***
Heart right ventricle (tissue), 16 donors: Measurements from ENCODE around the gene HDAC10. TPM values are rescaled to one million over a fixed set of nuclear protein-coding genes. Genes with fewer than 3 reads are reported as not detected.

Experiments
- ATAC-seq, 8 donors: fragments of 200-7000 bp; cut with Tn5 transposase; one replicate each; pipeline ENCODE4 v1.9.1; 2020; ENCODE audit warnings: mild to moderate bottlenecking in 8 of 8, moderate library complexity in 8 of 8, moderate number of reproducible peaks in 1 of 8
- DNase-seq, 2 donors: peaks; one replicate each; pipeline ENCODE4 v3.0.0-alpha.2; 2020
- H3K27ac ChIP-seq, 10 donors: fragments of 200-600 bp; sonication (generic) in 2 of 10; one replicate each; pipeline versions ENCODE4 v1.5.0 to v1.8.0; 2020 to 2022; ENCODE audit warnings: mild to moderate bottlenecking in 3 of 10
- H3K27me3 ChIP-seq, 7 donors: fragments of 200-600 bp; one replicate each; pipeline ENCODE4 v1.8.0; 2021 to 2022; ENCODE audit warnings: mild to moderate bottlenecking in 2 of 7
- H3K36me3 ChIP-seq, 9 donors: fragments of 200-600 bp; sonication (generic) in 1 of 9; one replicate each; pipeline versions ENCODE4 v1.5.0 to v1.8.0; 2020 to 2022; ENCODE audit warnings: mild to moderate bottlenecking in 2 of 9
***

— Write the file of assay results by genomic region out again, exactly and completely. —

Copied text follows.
Heart right ventricle (tissue), 16 donors: Measurements from ENCODE around the gene HDAC10. TPM values are rescaled to one million over a fixed set of nuclear protein-coding genes. Genes with fewer than 3 reads are reported as not detected.

Experiments
- ATAC-seq, 8 donors: fragments of 200-7000 bp; cut with Tn5 transposase; one replicate each; pipeline ENCODE4 v1.9.1; 2020; ENCODE audit warnings: mild to moderate bottlenecking in 8 of 8, moderate library complexity in 8 of 8, moderate number of reproducible peaks in 1 of 8
- DNase-seq, 2 donors: peaks; one replicate each; pipeline ENCODE4 v3.0.0-alpha.2; 2020
- H3K27ac ChIP-seq, 10 donors: fragments of 200-600 bp; sonication (generic) in 2 of 10; one replicate each; pipeline versions ENCODE4 v1.5.0 to v1.8.0; 2020 to 2022; ENCODE audit warnings: mild to moderate bottlenecking in 3 of 10
- H3K27me3 ChIP-seq, 7 donors: fragments of 200-600 bp; one replicate each; pipeline ENCODE4 v1.8.0; 2021 to 2022; ENCODE audit warnings: mild to moderate bottlenecking in 2 of 7
- H3K36me3 ChIP-seq, 9 donors: fragments of 200-600 bp; sonication (generic) in 1 of 9; one replicate each; pipeline versions ENCODE4 v1.5.0 to v1.8.0; 2020 to 2022; ENCODE audit warnings: mild to moderate bottlenecking in 2 of 9